Viking invasions, a French failure?

Viking invasions, a French failure? French Historians never studied Viking invasions in France: explanations

By Joël Supéry

Published Online (2014)

A Viking siege of Paris, 19th century portrayal

Abstract: Vikings never interested French Historians. Pagan, illiterate, barbaric, Germanic, everything was despicable in the eyes of the French Historians of the 19th century. These looters came, but never managed to corrupt our noble and proud Latin civilization. Only Normandy has kept the souvenir of that period. Norman Historians began to study the Vikings, but only as founders of Normandy: they studied the “Danes” North of river Loire and decided to ignore “Norwegians” who were active south of it. An absurd choice which was welcome by Historians of the south, who consider Viking invasions as a non-event: Vikings disappeared in a two centuries documentary gap. In other words, Viking invasions in France are still a virgin subject in 2014.

Introduction: Jacques le Goff, the famous French Medievalist is writing “To the West, the Norwegians above all attacked Ireland and the Danes the regions bordering on the North Sea and the Channel.” He doesn’t say a word about Aquitaine along the shore of the bay of Biscay. This silence is not incidental. The author goes on. “To pick up some main events: in 841 Rouen was plundered; in 842 Quentovic was destroyed; in 843 Nantes was sacked; in 844, the Vikings ventured as far as Corunia, Lisbon and even Seville; in 845 the Vikings ‘ targets included Hamburg and Paris… In 859 they penetrated as far as Italy, up to Pisa; this was to be their furthest-flung raid geographically.”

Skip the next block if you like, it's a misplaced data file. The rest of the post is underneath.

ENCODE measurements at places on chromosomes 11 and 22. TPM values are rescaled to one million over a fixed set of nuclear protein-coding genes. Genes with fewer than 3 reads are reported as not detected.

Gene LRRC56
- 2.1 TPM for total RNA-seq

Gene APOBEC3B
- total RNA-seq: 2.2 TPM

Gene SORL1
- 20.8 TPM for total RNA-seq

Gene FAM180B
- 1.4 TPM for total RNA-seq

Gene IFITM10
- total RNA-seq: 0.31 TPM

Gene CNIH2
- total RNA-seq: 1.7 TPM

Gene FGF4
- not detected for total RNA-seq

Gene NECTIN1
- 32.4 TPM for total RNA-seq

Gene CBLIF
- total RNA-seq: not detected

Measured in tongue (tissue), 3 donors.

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Le Goff doesn’t say a word of the area between Loire and Spain that is Aquitaine. Le Goff doesn’t mention the falls of Dax, Aire and Tarbes in 840, the raid on Toulouse in 844, the falls of Saintes in 845, Bordeaux in 848, Périgueux in 849, Bordeaux again in 855, Clermont in 856, Angoulême, Limoges and Poitiers in 863. All the cities of Aquitaine were taken one after the other before the invasion of England, but the Historian chooses to keep silent. In fact, Le Goff ignores deliberately all the events touching Aquitaine, this rich kingdom whose king Pippin II was fighting on the side of the Norsemen. Why such a silence?

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